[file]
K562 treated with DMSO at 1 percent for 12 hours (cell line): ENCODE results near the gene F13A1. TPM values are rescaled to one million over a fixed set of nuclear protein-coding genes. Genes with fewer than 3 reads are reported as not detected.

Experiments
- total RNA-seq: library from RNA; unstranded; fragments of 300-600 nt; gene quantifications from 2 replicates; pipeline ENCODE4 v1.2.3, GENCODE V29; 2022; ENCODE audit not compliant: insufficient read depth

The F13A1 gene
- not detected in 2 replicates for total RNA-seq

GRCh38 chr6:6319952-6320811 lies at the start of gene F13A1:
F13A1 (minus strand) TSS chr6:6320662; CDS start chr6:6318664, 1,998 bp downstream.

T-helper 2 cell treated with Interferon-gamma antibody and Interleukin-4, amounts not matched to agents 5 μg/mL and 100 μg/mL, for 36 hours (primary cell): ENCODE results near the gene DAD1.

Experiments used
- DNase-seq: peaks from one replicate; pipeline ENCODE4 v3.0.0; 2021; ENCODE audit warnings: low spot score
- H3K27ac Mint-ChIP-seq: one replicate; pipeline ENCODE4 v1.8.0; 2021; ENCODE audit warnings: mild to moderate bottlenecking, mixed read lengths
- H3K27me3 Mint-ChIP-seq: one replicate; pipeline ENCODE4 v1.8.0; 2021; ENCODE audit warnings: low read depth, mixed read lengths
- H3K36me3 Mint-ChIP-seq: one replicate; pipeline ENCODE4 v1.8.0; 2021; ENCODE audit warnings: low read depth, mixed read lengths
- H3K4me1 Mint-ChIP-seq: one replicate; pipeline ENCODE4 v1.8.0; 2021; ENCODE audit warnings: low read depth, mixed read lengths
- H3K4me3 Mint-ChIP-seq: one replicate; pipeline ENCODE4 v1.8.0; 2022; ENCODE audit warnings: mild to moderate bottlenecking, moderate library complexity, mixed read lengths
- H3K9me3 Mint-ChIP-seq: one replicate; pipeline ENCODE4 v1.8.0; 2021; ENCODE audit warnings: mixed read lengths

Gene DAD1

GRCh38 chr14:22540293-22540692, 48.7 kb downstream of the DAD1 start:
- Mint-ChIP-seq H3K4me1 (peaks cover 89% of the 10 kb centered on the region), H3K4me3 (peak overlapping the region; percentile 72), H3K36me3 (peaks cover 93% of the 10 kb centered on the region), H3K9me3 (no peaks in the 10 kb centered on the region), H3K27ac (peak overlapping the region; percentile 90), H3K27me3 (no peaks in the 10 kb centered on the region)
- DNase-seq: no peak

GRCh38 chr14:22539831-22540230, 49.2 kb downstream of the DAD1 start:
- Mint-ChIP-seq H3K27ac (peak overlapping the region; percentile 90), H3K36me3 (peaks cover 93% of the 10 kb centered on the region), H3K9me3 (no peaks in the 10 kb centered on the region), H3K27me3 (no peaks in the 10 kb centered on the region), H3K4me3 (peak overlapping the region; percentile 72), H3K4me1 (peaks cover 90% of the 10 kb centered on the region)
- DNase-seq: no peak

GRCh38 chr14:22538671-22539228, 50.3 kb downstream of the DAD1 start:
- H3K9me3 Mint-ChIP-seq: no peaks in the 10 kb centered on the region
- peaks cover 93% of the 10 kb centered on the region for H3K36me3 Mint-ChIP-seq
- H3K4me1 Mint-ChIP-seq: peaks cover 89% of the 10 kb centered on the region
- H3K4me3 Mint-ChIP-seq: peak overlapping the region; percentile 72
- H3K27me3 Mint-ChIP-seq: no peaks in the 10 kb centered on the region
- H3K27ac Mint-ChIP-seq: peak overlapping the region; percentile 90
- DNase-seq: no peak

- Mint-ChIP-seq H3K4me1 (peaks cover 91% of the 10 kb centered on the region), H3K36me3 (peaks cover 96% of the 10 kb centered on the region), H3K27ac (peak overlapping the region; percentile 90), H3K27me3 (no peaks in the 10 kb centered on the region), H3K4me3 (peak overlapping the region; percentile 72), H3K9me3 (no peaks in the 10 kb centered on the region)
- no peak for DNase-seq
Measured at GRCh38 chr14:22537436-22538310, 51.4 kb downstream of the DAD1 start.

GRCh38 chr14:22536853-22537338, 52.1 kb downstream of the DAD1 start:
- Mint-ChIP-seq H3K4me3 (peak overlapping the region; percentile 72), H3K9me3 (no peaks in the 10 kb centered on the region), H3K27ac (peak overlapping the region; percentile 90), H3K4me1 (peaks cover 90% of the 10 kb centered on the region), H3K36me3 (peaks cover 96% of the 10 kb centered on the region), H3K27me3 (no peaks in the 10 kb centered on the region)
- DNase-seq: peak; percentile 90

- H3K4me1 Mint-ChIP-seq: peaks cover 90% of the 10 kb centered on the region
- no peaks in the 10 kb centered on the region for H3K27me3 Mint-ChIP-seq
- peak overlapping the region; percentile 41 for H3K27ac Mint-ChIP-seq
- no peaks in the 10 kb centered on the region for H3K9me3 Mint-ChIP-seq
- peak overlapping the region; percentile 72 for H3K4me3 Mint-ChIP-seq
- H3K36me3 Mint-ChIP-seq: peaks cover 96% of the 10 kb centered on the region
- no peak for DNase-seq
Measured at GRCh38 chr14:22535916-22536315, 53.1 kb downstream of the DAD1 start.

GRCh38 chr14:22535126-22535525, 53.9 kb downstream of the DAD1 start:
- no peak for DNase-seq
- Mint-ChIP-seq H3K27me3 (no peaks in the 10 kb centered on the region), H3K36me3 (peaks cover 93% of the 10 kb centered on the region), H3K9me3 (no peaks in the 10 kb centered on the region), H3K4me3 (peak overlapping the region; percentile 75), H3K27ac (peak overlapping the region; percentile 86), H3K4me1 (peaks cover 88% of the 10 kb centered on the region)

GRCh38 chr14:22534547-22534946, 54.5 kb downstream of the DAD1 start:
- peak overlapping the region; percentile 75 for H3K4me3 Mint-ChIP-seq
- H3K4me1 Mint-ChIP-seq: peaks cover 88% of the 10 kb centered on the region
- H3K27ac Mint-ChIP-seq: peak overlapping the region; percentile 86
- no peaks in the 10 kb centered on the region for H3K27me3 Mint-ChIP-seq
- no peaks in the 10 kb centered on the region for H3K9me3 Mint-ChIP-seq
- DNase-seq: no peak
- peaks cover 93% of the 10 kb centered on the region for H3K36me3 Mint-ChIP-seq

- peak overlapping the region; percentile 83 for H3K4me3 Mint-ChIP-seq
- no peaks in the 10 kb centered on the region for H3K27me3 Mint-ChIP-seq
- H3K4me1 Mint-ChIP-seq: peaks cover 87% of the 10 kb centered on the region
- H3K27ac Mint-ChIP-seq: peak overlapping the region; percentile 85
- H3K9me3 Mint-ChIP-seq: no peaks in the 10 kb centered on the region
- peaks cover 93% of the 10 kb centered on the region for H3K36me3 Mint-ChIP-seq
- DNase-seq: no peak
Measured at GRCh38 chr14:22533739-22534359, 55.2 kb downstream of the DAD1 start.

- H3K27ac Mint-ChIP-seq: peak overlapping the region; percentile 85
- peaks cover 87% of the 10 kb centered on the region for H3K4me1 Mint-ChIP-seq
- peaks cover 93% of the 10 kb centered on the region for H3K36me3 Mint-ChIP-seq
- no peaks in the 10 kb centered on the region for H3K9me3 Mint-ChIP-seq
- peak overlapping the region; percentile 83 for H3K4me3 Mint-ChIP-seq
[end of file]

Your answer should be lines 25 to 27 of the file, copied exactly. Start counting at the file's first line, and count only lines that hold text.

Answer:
- H3K9me3 Mint-ChIP-seq: no peaks in the 10 kb centered on the region
- peaks cover 93% of the 10 kb centered on the region for H3K36me3 Mint-ChIP-seq
- H3K4me1 Mint-ChIP-seq: peaks cover 89% of the 10 kb centered on the region